Screen: FX

It's A Wonderful Life (Unless You're Julia)

In Season 2, Sean's still a punk, but Julia's the one who has to spend an episode in purgatory with Famke Janssen.

I intended to finish all of Season 2 of Nip/Tuck for this Marathon Diary entry but fell two episodes short, possibly because the writers have tried my patience by making this season almost entirely about the crises of the McNamaras, with the show yet to devolve into the full-blown lunacy about which I've been warned. Honestly, I would have preferred that to all the screen time devoted to Sean trying to tap into his inner Christian.

Sean is basically unbearable: he may be in the running for my least favorite TV character of all time. His perpetual midlife crisis has progressed from forcing his son to eat blowfish to fucking Kimber's RealDoll while pretending to rape his wife. Every Sean plot involves him, in one way or another, trying to prove to his children/Julia/Christian/himself that he's not a pussy. The episode in which he makes Matt eat a blowfish and (almost) go shark diving with him makes this dynamic explicit by having Sean declare multiple times, "I am not a pussy." Yeah, you are.

Most of the season revolves around the secret that Christian is Matt's real father, and the fallout when that secret is busted open by Famke Janssen, child molester (more on her later). Sean, who carried on an affair for half of Season 1, takes the news that his wife slept with best friend one time seventeen years earlier as badly as possible. (And it is entirely about Julia sleeping with Christian and not the fact that Matt isn't his biological son. That aspect of Julia's secret is almost treated like an afterthought, perhaps because Matt spends so much of the season living with Famke Janssen that he never finds the time to have a heart-to-heart with either of his two daddies.) Sean kicks Julia out of their home and into the Punishment Apartment, where she's left to go crazy and infect her daughter with lice. He affects this haughty, cruel attitude towards her that never comes off as anything other than feeble dickery.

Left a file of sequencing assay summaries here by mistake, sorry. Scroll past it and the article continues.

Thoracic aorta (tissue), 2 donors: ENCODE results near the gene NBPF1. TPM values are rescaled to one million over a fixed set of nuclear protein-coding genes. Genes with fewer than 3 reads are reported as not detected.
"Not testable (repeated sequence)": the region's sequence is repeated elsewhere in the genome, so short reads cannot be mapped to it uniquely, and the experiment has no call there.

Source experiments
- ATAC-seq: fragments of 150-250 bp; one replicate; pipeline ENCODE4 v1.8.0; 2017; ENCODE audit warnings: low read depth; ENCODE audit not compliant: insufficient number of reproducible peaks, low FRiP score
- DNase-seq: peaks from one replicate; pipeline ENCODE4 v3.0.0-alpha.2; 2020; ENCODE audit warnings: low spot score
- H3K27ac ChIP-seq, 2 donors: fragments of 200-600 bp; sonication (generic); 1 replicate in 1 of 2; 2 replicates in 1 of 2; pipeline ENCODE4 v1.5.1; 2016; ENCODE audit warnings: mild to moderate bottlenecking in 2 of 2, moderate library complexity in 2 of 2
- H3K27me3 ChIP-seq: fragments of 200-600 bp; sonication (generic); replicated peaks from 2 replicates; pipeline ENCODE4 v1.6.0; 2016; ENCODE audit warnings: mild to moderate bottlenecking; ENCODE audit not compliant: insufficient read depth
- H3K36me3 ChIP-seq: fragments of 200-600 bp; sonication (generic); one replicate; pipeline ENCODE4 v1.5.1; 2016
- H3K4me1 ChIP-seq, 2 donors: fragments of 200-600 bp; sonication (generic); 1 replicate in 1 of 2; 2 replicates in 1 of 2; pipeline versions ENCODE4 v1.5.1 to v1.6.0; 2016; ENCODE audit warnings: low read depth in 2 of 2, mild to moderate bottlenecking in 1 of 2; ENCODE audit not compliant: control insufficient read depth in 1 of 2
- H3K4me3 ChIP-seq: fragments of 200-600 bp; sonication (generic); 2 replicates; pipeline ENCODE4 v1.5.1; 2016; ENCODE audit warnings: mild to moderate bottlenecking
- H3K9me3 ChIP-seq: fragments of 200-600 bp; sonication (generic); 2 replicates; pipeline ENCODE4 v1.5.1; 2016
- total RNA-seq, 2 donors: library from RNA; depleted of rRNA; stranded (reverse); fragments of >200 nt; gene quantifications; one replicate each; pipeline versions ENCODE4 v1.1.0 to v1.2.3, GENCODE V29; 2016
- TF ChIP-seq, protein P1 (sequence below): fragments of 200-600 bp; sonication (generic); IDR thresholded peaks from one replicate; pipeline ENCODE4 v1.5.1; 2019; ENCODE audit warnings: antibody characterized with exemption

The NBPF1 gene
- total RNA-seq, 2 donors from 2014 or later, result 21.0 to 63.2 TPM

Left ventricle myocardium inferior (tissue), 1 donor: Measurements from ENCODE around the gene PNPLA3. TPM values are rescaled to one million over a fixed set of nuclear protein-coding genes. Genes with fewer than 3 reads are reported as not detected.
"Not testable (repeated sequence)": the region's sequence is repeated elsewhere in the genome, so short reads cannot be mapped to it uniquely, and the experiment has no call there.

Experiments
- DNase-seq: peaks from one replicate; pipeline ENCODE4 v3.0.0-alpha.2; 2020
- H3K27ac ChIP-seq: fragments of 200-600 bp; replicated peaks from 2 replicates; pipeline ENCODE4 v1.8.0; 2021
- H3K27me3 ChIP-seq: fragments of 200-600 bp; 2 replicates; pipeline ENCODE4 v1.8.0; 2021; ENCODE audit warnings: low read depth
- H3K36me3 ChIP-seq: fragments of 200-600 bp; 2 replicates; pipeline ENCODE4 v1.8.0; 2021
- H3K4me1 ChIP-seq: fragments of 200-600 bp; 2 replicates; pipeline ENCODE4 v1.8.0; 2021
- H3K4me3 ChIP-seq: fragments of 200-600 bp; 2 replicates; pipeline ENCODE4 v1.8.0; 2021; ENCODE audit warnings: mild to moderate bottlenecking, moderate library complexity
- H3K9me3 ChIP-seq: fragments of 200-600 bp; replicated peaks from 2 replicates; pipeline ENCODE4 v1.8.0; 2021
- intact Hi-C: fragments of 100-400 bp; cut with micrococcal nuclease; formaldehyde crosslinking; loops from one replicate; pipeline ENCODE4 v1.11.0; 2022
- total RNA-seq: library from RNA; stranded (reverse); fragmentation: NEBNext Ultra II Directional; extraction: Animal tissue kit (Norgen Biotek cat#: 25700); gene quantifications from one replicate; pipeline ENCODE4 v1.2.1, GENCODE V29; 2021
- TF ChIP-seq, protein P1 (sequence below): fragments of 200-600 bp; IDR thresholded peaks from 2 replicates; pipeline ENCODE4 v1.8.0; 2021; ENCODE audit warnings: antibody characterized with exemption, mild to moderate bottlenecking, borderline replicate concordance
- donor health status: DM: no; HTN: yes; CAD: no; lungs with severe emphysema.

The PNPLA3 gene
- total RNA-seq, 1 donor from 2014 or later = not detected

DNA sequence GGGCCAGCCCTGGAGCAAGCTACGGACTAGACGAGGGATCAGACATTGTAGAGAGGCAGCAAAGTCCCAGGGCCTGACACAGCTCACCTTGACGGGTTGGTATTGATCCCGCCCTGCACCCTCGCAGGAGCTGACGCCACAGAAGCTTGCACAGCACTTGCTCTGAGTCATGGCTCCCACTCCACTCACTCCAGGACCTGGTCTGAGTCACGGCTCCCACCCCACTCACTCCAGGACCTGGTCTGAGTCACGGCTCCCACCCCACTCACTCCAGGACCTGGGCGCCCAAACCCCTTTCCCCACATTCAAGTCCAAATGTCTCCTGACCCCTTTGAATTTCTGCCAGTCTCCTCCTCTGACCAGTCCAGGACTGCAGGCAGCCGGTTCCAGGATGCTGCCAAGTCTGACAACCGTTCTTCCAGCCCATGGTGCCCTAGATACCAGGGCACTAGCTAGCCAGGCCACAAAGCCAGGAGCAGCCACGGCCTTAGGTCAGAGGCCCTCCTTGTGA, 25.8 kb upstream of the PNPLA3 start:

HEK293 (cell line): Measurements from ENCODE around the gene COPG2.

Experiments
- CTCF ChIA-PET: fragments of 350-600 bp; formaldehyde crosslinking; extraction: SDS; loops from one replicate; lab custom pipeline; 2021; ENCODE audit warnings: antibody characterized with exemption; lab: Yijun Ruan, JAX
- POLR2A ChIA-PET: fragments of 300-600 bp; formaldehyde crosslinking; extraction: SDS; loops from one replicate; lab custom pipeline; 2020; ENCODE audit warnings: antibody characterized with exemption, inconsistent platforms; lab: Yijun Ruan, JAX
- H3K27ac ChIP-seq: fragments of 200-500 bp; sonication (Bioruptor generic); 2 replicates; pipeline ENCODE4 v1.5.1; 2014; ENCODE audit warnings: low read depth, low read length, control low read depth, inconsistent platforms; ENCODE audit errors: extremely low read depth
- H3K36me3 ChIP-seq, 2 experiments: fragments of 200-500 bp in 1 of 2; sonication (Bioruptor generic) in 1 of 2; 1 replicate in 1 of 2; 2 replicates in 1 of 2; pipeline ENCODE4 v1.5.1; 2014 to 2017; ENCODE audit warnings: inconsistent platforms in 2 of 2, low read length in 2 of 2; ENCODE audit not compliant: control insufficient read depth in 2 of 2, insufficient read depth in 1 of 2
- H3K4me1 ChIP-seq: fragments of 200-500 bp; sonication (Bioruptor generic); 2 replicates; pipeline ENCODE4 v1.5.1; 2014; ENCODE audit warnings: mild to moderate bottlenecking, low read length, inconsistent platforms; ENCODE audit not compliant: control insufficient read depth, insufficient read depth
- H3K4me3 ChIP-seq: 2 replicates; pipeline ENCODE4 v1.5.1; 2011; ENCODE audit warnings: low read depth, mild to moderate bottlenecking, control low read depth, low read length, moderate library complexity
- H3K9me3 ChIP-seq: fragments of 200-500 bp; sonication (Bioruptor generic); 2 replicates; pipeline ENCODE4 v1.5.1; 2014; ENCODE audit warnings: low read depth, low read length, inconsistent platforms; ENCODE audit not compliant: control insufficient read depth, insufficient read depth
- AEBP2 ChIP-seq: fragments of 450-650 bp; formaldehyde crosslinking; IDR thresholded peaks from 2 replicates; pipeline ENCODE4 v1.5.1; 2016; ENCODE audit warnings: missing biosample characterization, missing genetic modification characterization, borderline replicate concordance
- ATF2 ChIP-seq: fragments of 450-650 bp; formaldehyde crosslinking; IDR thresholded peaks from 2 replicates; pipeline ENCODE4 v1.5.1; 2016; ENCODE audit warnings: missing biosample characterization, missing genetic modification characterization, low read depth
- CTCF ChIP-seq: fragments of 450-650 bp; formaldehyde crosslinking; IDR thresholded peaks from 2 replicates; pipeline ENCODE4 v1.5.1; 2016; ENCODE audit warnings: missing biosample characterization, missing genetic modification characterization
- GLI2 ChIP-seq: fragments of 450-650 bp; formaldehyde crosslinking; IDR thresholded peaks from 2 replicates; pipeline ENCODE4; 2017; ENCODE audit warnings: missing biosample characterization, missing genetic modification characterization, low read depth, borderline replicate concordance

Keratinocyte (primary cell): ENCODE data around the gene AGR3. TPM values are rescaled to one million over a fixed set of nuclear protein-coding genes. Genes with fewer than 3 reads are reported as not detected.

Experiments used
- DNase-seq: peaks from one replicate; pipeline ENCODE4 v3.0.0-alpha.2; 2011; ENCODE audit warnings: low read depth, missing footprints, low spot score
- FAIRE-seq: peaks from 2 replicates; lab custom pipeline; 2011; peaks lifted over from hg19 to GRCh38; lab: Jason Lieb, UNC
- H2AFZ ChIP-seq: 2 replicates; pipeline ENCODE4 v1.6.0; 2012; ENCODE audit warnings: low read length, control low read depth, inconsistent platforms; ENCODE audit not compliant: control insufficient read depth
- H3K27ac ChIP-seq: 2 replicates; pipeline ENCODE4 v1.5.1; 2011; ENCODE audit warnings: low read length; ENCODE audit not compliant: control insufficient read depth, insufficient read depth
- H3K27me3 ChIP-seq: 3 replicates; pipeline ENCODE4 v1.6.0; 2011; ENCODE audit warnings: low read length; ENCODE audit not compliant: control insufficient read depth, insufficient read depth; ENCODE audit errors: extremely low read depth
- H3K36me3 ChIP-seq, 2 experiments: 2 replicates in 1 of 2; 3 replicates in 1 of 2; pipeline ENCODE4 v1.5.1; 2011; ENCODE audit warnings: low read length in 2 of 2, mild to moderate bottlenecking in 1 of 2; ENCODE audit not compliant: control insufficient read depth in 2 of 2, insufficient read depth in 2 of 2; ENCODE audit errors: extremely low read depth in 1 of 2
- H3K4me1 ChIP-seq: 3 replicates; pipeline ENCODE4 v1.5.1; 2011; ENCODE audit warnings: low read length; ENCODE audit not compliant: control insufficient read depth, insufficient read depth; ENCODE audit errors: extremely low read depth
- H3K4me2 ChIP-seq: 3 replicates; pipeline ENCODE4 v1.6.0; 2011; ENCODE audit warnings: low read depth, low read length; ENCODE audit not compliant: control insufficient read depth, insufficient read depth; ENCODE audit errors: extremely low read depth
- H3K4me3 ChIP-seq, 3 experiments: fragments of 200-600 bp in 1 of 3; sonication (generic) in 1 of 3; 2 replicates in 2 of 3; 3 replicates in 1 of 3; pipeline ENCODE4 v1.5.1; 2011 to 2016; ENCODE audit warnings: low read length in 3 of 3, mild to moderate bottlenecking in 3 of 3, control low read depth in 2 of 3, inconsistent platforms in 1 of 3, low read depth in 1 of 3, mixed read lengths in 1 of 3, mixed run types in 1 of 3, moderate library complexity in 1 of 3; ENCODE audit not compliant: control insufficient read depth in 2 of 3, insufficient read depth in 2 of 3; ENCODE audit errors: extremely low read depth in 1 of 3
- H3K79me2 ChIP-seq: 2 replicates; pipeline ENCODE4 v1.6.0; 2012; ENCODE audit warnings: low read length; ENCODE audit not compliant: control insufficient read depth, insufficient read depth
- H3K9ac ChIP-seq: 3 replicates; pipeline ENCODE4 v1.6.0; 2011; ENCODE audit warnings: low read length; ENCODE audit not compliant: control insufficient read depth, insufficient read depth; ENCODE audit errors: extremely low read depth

At first, I thought the show was going to let Sean spiral down a Don Draper toilet only to be fished out by Christian, but as the episodes progress, it becomes clearer and clearer that the audience is expected to be proud of Sean and his sad rebellion. Fucking Kimber (after doing it with her doll) is almost treated like a reward for a lifetime of monogamy and marital ennui.

Julia, on the other hand, after dealing with Sean and his inadequacies for almost two decades, spends the season being punished for her one infraction. The writers transform her into such a desperate loser that she has to pretend to need a waffle iron just to get back into her home and plead with Sean to take her back. After learning about Sean's dalliance with Kimber, it's Julia's turn for a midlife crisis; hers is given the pathetic misadventure treatment that Sean's deserved.

After Sean brags about Kimber's perky bosoms, Julia goes out and gets a boob job. In one of her more pitiful acts of desperation, she flashes Sean her new tits in an attempt to win him back, only to be cruelly rebuffed. Then she goes out on the town to land a one-night-stand and ends up almost getting raped by a man who mistook her for a hooker. ("Well, she was dressed like a hooker," the man helpfully explains later.) Then, locked in the man's bathroom, she has to call Sean to save her -- and give her a lecture about being responsible and not dressing up like a pathetic prostitutes. THEN she uses a bottle of wine to down a bottle of benzos and walks through a sliding glass door. THEN she wakes up in Sean's office only to be told once again what a failure she is.